Summary of the actual production records of the manufacturer. When preparing a manufacturing drawback claim, a claimant can either choose the abstract method, which requires the use of actual production records, or the schedule method, which essentially provides a standard bill of material listing for the exported articles. Any component part manufacturing operation typically uses a bill of materials schedule when preparing its claims, while a manufacturing operation with significant variances from production run to production run (certain petrochemical processes for example).
Various approved methodologies used to match export transactions with designated import transactions for drawback purposes. Approved drawback accounting methods are used only for the purpose of complying with the direct identification requirements for drawback filed under 1313(j)(1) or 1313(a). A claimant’s selected accounting method does not actually need to reflect their actual accounting method utilized either for inventory or federal income tax purposes.
An outside entity that performs all, or a portion of, the manufacture process on behalf of the drawback claimant. By definition, the agent does not take title of the merchandise and only adds value during the manufacturing process.
Certificate of Delivery
Customs Form 7552. Delivery Certificate for Purposes of Drawback, summarizing information contained in original documents, establishing: The transfer from one party to another; and the identity of such merchandise or article as being that to which a potential drawback exists; and, the assignment of drawback rights for the merchandise or article transferred from the transferor to the transferee, commonly referred to as a “third-party” drawback transaction. The certificate of delivery transfers the potential drawback associated with a specific import transaction from the importer of record to another commercial entity that purchased the imported merchandise.
Certificate of Manufacture and Delivery
Customs Form 7552, Delivery certificate for Purposes of Drawback, summarizing information contained in original documents, establishing: The transfer of an article manufactured or processed from one party to another; and The identity of such article as being that to which a potential right to drawback exists; and the assignment of drawback rights for the article transferred from the transferor to the transferee.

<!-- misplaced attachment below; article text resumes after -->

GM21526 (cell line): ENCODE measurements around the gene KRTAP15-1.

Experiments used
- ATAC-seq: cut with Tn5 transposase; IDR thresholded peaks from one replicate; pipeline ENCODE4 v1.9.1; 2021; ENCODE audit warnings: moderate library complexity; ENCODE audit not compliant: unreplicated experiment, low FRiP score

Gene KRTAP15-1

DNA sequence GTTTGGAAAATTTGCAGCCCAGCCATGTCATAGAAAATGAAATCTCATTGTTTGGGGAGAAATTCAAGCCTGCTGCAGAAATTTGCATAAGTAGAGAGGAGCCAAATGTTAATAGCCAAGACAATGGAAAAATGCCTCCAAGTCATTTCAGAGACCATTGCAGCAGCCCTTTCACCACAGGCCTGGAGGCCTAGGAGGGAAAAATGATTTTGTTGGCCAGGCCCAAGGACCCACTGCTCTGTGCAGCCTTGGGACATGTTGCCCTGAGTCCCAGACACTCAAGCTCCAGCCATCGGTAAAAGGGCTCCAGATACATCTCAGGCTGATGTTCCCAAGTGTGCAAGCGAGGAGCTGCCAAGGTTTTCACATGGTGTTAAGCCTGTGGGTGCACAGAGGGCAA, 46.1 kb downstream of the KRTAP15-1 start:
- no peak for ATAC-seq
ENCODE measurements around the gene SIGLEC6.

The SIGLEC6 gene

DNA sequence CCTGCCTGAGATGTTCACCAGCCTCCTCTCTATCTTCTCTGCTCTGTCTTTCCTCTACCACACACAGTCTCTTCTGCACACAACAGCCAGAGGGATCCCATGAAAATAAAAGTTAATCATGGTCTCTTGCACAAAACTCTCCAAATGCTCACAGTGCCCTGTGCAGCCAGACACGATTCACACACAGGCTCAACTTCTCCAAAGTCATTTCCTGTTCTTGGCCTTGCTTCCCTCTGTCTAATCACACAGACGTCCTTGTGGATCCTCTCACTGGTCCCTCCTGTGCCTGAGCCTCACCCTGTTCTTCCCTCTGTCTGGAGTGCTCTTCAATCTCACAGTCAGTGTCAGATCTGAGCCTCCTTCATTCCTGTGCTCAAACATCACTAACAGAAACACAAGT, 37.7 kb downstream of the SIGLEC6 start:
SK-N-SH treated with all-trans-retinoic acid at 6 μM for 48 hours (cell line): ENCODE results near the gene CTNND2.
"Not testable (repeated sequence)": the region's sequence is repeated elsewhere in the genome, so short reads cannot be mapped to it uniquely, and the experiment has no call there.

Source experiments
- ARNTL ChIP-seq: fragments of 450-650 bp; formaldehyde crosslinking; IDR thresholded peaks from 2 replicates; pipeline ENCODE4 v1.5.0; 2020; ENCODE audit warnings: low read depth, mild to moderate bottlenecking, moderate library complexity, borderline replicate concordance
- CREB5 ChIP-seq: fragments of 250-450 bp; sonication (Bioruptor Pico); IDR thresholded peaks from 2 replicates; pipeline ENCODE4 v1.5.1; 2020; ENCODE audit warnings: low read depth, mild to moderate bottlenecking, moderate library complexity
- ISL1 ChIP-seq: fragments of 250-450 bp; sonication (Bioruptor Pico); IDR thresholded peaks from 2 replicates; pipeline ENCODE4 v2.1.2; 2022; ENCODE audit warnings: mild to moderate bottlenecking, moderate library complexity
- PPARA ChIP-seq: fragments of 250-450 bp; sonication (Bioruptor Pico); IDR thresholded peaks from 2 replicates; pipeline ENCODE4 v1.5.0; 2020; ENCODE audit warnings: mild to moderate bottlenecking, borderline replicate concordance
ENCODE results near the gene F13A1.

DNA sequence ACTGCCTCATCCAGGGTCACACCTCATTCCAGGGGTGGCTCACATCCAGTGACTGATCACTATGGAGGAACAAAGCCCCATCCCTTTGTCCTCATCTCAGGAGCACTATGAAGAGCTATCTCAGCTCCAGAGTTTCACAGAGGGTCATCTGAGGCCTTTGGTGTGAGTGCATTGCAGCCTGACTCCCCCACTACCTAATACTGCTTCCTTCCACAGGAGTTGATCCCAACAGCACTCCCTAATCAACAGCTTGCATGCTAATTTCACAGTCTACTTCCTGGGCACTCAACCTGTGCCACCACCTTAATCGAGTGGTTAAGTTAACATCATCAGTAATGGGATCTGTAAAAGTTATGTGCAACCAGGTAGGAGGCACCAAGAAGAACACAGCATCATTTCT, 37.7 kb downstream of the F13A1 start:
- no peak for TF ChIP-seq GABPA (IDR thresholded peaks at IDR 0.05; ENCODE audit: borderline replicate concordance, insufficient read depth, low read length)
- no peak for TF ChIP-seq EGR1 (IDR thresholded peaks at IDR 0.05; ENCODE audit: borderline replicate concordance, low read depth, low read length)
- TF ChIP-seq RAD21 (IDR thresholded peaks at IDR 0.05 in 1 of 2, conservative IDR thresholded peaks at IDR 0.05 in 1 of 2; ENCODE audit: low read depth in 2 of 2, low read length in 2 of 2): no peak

Commercially Interchangeable Merchandise
Merchandise that is the same for the purpose of drawback under the provisions of 1313(j)(2). Customs shall evaluate critical properties of substituted merchandise including but not limited to part number, classification, industry specification, and HTS number.
Either eligible imported duty-paid merchandise or drawback products selected by the drawback claimant as the basis for drawback; or qualified articles selected by the claimant as the basis for drawback. Simply put, imports selected for inclusion on a drawback entry.
Complete destruction of articles or merchandise to the extent that they have no commercial value.
Direct Identification Drawback
Drawback on imported merchandise used to manufacture or produce an article which is either exported or destroyed without having been used in the United States authorized under 1313(j)(1) or 1313(a). Direct ID is a methodology of matching exports to designated imports exactly, either using lot number or serial number tracing, or through the use of an acceptable accounting method (FIFO, LIFO, LO to HI, etc.)
The refund or remission, in whole or part, of customs duty, fee, or internal revenue tax which was imposed on imported merchandise at time of importation, and the refund of internal revenue taxes paid on domestic alcohol. Destruction, transfer to an FTZ under zone-restricted status, or most commonly exportation triggers the opportunity for the refund of import duties via the drawback provision of USC 1313.
Drawback entry and required electronic data elements which together constitute the request for drawback payment.